The Master‘s great and all, loads I could talk about, but its such an intangible film (i.e. it’s more about character and mood, than action or story), it’s not something I can really be bothered to go into too much here. Rather, there was just one tiny detail in the ending that somewhat retroactively soured my enjoyment of the rest of the film. Hopefully by pointing it out, I can get over it, come to terms with it, or get an answer or justification that satisfies me – and hopefully at the same time not colour your own opinions on what is clearly a fascinating piece of work.
It’s not about how the narrative ended up with a coda that mirrors that of There Will Be Blood (an adopted son returns to his father figure, now established in a large complex, built from his subsequent success, and they end up seemingly parting ways, followed by an inversion of a previous emotionally-charged encounter between two characters). Here, Freddie Quell (Joaquin Phoenix) is compelled to visit Lancaster Dodd (Philip Seymour Hoffman) again, who has newly set up shop in England. After their meeting, he encounters a young woman in a pub and they end up in bed together. The woman is called Winn Manchester. That is her name, and that bugged the hell out of me.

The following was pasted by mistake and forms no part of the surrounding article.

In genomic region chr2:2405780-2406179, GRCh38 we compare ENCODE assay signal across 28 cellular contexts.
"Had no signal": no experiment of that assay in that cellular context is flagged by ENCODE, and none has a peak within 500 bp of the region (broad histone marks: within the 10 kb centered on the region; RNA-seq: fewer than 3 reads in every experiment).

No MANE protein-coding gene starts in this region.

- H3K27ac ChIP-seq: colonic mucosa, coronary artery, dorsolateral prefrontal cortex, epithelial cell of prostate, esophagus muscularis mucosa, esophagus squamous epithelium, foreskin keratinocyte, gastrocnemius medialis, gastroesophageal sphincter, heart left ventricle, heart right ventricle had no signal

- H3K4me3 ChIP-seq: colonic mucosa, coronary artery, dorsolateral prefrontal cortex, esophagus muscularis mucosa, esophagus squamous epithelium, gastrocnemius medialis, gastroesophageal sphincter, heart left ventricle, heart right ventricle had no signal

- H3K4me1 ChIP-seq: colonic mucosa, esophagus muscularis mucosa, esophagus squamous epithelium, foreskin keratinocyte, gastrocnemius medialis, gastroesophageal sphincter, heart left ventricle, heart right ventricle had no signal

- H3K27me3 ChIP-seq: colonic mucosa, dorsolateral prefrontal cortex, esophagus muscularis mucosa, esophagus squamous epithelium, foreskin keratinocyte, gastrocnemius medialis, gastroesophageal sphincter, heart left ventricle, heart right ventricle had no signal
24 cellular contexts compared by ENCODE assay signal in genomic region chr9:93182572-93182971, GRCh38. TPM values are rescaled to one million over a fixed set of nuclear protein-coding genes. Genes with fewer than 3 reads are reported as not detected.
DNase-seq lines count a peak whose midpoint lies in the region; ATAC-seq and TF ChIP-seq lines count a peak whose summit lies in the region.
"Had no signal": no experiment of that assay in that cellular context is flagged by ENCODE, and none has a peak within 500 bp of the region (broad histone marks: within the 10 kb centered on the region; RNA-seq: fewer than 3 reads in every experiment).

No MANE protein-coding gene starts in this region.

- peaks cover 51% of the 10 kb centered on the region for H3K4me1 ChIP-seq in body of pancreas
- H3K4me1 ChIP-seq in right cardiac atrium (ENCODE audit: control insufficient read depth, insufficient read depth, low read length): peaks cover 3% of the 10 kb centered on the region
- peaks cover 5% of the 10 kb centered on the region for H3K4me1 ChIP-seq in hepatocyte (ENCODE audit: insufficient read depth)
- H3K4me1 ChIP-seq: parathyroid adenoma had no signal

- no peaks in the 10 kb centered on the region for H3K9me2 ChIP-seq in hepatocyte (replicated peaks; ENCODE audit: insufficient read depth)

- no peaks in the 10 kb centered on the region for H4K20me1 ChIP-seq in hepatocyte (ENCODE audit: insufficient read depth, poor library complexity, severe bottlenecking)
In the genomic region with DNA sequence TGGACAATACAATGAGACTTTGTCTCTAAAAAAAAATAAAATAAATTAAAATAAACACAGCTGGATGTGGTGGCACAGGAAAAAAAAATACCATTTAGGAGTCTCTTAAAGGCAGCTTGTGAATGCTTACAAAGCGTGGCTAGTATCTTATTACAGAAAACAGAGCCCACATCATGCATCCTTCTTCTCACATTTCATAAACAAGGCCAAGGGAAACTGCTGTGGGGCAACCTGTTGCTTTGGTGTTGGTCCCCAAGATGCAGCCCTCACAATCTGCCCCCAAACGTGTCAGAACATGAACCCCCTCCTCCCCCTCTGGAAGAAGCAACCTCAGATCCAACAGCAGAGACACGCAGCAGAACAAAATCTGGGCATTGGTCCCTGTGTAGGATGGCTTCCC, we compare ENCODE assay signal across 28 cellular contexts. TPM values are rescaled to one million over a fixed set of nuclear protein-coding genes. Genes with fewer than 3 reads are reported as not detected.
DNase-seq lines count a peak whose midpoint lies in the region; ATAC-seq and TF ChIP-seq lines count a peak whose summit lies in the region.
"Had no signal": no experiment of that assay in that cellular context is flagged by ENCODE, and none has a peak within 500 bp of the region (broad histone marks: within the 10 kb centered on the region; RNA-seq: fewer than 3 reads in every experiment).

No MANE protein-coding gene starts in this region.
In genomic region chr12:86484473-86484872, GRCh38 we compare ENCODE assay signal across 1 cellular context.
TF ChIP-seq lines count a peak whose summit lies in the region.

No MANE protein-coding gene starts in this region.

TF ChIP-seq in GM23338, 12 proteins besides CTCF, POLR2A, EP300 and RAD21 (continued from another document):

Winn Manchester? Is that the best PTA could come up with? It’s like in The Simpsons when they need to come up with a fake British town (something like “Poncerby-on-Thames” or “Little Tiddlington”), or a garbled approximation of a famous footballer in International Superstar/Pro Evolution Soccer (e.g. “David Backham”). Okay, it’s not like the main characters – or even the actors who play them – are exactly “Joe Average” in the moniker department, and yes, Manchester can be a genuine surname, but it just sounds clumsy. To an American audience, it sounds perfectly legit, to me she sounds like she’s from an Austin Powers movie. Trouble is, you think of a daft U.S. equivalent, and you’ve probably already been beaten to it (Johnny Utah, anyone?).
Perhaps, its’ because Winn Manchester represents something of a flipped version of Quell’s relationship with Dodd. He repeats the same interrogation technique used on him by Dodd earlier on – hence the repetition of her name that caused me to be irritated in the first place – but in this instance, the Servant has become the Master. Therefore, her choice of name is just an extra hint – both Manchester and Lancaster are in the north-west county of Lancashire (or at least were at the time of the film’s setting), both feature double repeated consonants at the end of their other name (DoDD, WiNN)…or am I just thinking too hard on this?
If someone out there can just say “Yeah, I thought the same thing”, or “No, that didn’t bother me”, maybe I can lay this all to rest and collect my actual thoughts on the film proper. Unlikely, but worth a shot.